Which brings me to Division I sports. Many argue that the scholarships represent an opportunity for students to attend a school (or a better, more expensive school) than they would be able to otherwise. As I’ve said before, how is that an argument for athletics and not an argument against how we currently admit and fund students? Watching the documentary on the “Fab Five” or “Pony Excess” (both on ESPN), I marvel at the blatant hypocrisy of a system that makes millions and leaves athletes starving. University Diaries is tireless in her effort to expose all of the other ways that major college athletics are sustained on a laundry list of dishonesties, hypocrisies, and outright fraudulent behavior. Why, then, is a school like UC Santa Barbara (a school that is already one of the most popular choices for California students), in the face of massive state budget cuts, still looking to move into full NCAA Division I status? And why is it that we, the faculty, keep on keepin’ on, as if nothing is happening?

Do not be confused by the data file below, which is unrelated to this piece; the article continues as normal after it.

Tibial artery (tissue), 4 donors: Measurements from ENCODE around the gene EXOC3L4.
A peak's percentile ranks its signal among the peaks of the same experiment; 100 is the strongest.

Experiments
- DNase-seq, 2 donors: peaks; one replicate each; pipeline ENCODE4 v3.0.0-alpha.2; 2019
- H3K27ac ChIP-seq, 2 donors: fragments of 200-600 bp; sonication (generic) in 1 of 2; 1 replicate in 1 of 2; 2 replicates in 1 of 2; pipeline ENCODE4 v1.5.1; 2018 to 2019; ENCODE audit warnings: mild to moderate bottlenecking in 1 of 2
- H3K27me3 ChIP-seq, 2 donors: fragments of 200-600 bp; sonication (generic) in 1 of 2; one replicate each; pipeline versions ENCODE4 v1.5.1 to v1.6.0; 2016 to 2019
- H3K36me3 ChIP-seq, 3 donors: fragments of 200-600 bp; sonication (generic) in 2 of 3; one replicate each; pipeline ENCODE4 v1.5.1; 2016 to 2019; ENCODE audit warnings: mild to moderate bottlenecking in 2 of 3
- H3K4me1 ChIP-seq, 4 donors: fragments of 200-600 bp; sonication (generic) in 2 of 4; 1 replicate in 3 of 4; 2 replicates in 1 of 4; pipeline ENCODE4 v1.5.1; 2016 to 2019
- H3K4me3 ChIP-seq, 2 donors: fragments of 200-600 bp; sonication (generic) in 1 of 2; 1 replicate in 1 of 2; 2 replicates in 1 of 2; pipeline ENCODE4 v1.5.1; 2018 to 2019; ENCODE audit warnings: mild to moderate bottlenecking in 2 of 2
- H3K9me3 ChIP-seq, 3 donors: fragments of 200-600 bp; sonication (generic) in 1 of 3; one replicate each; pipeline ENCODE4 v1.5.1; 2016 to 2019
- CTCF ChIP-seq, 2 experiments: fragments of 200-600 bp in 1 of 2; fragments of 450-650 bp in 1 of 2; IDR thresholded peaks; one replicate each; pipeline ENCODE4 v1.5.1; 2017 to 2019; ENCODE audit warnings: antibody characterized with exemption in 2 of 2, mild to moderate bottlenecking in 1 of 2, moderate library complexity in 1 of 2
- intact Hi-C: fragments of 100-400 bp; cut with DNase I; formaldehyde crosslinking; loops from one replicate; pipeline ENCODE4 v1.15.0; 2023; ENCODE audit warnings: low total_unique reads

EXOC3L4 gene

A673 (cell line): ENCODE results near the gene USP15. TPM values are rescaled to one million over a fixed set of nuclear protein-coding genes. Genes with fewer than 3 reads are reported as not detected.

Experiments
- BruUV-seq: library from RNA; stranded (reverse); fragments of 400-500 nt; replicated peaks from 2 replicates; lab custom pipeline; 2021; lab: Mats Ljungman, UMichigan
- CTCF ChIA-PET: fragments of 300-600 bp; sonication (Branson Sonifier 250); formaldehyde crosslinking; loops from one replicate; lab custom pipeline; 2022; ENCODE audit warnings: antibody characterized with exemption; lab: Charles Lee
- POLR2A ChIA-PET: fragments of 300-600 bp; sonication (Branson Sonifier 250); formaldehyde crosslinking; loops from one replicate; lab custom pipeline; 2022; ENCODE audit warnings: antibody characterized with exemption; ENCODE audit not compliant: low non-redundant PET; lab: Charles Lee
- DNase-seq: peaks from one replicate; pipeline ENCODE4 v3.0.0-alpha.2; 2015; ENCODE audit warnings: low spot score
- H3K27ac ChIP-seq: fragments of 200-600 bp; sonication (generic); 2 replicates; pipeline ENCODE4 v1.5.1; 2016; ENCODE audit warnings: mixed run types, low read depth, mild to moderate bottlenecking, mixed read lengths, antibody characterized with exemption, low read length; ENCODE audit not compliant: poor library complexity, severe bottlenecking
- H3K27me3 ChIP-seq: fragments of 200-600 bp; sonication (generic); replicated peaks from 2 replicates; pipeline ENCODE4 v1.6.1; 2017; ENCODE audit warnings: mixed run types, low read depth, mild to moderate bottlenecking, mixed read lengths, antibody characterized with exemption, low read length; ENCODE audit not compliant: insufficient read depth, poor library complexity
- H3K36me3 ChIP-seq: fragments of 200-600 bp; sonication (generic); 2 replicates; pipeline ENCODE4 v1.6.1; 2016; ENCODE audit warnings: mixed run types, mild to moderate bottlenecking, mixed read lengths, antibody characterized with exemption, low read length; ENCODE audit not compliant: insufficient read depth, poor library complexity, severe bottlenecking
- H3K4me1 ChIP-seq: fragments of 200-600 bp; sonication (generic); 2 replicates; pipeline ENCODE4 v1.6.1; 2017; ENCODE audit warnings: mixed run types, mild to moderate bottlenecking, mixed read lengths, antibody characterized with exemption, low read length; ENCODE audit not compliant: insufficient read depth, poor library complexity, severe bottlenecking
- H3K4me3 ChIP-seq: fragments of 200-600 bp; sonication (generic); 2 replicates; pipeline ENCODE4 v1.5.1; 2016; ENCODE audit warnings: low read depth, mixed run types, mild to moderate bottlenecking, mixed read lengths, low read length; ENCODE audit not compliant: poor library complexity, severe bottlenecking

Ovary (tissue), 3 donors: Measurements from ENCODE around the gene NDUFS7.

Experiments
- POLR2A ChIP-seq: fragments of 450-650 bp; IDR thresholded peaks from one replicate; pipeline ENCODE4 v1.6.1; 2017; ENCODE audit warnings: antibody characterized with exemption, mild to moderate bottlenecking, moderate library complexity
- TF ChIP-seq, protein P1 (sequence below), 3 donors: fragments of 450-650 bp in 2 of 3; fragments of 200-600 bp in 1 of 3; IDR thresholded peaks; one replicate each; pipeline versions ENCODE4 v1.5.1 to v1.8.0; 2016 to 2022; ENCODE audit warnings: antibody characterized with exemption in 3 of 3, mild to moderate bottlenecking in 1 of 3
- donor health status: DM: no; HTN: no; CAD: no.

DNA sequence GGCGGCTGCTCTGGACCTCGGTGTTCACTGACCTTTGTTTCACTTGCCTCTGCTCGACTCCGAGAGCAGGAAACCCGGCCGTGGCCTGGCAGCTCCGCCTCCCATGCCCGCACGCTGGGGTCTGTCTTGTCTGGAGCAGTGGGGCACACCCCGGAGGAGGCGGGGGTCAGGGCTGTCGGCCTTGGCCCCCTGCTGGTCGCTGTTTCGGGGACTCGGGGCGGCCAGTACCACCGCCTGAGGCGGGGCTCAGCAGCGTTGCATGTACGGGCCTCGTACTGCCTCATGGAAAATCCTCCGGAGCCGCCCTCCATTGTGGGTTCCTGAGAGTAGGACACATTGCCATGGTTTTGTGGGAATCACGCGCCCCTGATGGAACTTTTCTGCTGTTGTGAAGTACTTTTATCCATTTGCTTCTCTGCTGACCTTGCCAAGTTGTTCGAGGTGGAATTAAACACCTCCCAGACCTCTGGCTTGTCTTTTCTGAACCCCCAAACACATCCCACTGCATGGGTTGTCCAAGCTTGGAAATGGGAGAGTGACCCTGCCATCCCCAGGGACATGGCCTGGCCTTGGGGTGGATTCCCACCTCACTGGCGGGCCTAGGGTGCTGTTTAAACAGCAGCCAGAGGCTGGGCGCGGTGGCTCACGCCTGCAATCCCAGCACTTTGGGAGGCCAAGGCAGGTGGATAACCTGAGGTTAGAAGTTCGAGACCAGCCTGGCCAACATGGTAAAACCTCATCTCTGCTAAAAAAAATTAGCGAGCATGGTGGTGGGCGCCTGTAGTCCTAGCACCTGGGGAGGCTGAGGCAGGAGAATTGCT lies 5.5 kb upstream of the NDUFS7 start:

I think it comes back to my husband’s comment. We all love prestige. And if that prestige can’t come from historical sources (Ivies, for example), then it’ll come from the one other thing all Americans care about: sports. Having lived in California, I know that UCSB doesn’t have the greatest academic reputation among the UC schools; I’m not really sure how having a great Div I program changes that, but it would seem to be the thinking. Sure, we’re a party school, but we have a fantastic basketball team, so please take us more seriously. We can’t honestly think that the money that is supposedly generated by these programs is finding its way into our classrooms and research funding, into increasing the number of tenure lines, or improving the over-all quality of our undergrads. As a contingent faculty, I know all too well how insecure my position is, and I thankful that I have never been on the receiving end of any pressure, directly or indirectly, to pass or give a higher grade to an athlete. But have we, the faculty, lost so much control over the institution that we cannot stop what is going on on our own campuses? Have we given up trying? Or do we just not care? 
I’m not really sure which option is more depressing.

3 thoughts on “March Madness and the Hypocrisy of Academia”